Secondly, policing is always the attempt to materially define time and space, meaning it is the attempt to construct space, or terrain, as static and coherent across time and space. This means nothing less than the attempt to end the possibility of action in any particular time and space; to the degree that actions occur these actions generate localized and particular effects, constructing space in particular ways at particular times and spaces. Yet, policing always operates as a deployment, as a deployment of a conceptually unified logistics of action in time and space. Not only does this existence of policing as a series of actions conceptualized as policing mean that the totality of the operations of the state materially, as a total coherence, always fails but also that the coherence of the operation itself is always in crisis. This is a common tactical insight, coming from the collapse of the clockwork armies in the fluidity of Napoleonic operations, but one that has profound impact on the conceptualization of policing, an impact that will lead to the generation of concepts like Focus on Four, the basic operation philosophy of Tampa PD. To the degree that policing is carried out through actions, and to the degree that, as such, this operation can never be total or coherent in any material sense, policing is conceived of, not as the deployment into a static space, but as the fluid deployment of shifting force allocations into a shifting terrain. In other words, the attempt to operate policing across time and space, as total and coherent, is always both in crisis and generating its own crisis. Far from being able to look at policing as a static structure that operates concepts in some direct way, we need to begin to look at policing as an attempt to contain this crisis through an operational capacity to project across time and space. In this sense policing always operates as a paradox, it only operates to the degree that it attempt to operate totally, yet the very operational deployment of policing makes this totality impossible materially. In other words, there is a capacity to contain this crisis, a capacity to maintain the semblance of a material coherence of operations, but this capacity can be exceeded and this coherence can rupture.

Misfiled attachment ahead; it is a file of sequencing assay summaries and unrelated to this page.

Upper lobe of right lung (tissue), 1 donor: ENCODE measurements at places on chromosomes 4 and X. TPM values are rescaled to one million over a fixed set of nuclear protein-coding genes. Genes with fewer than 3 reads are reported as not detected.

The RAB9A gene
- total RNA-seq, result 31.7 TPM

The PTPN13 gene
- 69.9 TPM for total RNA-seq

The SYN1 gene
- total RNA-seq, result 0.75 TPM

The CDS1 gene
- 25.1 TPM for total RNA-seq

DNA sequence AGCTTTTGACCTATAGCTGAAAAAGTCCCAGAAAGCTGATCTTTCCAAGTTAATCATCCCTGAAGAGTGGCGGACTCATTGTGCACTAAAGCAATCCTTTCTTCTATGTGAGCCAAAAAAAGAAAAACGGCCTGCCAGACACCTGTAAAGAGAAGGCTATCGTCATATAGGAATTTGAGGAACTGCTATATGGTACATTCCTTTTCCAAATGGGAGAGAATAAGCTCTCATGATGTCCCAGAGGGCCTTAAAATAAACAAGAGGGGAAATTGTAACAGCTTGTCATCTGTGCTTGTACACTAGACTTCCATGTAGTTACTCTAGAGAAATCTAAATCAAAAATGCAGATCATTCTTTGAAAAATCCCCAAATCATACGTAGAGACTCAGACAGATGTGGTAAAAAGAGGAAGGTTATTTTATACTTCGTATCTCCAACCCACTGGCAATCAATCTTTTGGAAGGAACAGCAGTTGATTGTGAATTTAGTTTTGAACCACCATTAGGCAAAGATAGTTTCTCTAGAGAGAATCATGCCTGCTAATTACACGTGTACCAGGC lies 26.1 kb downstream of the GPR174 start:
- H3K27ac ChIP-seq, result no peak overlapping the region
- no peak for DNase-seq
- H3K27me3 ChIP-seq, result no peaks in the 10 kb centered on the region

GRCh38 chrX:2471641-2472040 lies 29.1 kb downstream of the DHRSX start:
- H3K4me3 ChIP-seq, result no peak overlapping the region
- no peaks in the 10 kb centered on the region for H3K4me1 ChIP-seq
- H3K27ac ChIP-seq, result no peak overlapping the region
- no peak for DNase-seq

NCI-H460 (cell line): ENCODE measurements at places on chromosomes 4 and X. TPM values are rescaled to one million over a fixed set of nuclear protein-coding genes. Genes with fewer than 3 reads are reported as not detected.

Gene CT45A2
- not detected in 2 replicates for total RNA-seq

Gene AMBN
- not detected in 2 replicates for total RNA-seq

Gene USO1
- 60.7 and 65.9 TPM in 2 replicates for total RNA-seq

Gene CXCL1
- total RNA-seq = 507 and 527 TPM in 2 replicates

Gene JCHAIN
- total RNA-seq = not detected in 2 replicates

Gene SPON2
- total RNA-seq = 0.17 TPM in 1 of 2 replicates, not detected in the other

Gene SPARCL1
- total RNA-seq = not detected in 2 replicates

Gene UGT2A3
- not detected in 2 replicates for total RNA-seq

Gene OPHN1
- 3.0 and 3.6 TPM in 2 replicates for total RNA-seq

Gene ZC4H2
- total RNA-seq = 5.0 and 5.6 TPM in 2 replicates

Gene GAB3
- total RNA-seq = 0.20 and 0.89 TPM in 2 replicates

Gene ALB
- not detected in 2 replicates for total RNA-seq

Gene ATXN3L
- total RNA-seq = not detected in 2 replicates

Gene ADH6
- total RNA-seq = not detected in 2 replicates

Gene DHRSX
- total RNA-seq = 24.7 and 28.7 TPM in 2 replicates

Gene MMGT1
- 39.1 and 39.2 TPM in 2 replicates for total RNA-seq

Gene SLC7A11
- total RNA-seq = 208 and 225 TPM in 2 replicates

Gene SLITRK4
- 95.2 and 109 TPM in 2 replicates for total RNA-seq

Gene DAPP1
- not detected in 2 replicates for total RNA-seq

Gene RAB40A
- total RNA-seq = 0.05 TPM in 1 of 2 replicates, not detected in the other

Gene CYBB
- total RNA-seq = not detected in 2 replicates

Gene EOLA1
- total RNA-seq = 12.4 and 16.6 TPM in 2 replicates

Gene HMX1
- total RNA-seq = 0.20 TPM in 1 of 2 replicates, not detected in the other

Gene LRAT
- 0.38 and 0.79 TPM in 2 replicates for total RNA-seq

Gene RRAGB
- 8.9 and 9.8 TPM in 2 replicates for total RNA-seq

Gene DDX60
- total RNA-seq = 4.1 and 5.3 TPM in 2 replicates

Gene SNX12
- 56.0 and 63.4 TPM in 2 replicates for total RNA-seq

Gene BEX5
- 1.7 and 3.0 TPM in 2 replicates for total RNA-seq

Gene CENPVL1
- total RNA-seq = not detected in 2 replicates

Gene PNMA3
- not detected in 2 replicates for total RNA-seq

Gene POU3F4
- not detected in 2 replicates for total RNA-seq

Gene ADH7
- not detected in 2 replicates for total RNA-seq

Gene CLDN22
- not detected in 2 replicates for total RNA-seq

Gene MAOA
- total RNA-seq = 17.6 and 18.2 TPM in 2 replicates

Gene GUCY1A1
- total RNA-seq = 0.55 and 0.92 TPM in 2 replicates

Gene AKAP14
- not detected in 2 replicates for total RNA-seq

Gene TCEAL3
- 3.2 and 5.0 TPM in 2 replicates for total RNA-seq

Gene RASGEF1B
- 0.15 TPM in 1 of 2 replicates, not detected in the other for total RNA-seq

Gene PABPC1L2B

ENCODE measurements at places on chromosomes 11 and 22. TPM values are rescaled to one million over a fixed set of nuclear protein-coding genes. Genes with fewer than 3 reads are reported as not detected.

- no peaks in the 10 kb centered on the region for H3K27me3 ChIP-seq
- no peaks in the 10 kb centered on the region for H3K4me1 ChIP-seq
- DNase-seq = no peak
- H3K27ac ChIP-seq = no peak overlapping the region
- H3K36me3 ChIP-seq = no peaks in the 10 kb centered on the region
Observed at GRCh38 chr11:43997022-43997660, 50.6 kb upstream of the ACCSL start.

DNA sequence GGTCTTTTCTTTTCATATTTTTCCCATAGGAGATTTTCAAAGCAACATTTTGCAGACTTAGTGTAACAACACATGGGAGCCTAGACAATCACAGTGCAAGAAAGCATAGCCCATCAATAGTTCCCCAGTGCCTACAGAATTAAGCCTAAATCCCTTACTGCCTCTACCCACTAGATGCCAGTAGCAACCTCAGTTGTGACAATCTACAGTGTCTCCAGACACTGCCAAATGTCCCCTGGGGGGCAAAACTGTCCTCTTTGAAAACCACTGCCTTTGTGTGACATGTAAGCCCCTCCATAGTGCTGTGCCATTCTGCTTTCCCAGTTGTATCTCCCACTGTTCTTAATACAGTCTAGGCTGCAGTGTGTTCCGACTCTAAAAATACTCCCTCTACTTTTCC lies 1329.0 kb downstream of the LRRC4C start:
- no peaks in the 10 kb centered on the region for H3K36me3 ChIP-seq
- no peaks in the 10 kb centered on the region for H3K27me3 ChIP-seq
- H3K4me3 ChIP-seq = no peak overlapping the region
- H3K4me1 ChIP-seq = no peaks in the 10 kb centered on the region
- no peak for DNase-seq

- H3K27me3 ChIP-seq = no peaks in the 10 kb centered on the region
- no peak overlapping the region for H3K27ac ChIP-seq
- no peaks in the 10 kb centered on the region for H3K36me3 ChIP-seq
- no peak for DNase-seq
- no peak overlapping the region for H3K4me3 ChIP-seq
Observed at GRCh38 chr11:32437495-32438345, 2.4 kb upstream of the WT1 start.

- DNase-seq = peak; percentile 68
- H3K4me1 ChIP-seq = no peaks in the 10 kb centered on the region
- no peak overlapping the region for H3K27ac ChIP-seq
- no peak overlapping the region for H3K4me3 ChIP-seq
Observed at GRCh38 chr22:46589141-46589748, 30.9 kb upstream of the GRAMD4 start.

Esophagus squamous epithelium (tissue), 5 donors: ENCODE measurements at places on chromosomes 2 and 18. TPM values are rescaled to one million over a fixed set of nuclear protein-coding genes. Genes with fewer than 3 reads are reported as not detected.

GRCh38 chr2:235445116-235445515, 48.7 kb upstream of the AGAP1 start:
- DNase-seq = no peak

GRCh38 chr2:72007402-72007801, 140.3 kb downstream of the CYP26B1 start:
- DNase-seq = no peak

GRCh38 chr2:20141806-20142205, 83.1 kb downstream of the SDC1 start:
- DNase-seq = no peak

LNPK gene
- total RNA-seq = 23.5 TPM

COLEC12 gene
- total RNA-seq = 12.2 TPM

In the attempt to deal with this impossibility, with this crisis inherent in operations, there have been numerous attempts to amplify this capacity to project across time and space, and contain crisis, through a paradoxical attempt to make policing more fluid and mobile. We already spoke of the role of communications and transportation in this attempted projection; but in the attempt to be able to operate policing in moments the attempt has been to more completely reflect the fluidity of the terrain of action in operations themselves. This shift surrounds two operational shifts that are deployed in the operational organization of the Tampa PD; swarming and topsight (both concepts developed primarily by the RAND Corporation). Topsight is the attempt to form a total view of the terrain of actions, of the shifts and fluxes of space itself. Within the operations of the US military since Vietnam this has taken the form of increasing communications capacity, to filter “real time” information back to command elements, surveillance capacity, the use of tiered surveillance composed of the interplay of satellites and surveillance aircraft, and the increased capacity of communications, or an amplification of the ability to distribute information back to soldiers in a battlespace. This attempt to construct total topsight immediately falls into a paradox; the attempt is to limit the “distance”, spatial and temporal distance, between the command element and the particular combat scenarios that construct the battlespace. But, to the degree that this progresses towards totality there is a choice to be made; collapse into the incoherence of the flows of information and the effects that this information, in an unfiltered form, has on the actions taken in conflict or reestablish the distance of command, the distance of the interpretation of this data and the distance of the redistribution of this conceptualized data back to the battlespace itself. The second operational shift is a shift from force concentration to force dispersal, or the formation of the logic of swarming. This is the attempt to maximize projection, but this attempt always comes into contact with the problem of the dispersal of force. In asymmetric conflict this sort of dispersal occurs to the degree that the battlefield becomes illegible, to the degree that points of conflict are eliminated in a total possibility of conflict with an invisible “enemy”; the outcome of this was witnessed in Vietnam and, more recently, in current conflicts in Iraq and Afghanistan, force dispersion reaches a point in which the individual operational units become ineffective in mobilizing force. Swarming is based on the attempt to use force dispersion to amplify conflict, but in such a way as this dispersion forms an organized constellation of units, units that are networked through communications, and are able to call in support and “swarm”/converge on a target, but also units that maintain a certain operational autonomy; spreading out across the largest space possible while being able to converge in particular times and spaces. Again, there is a compromise being made in the attempt to maintain a coherence of operations; force can be dispersed, and units can be operationally autonomous, but only to the degree that this does not negate the possibility of operational coherence.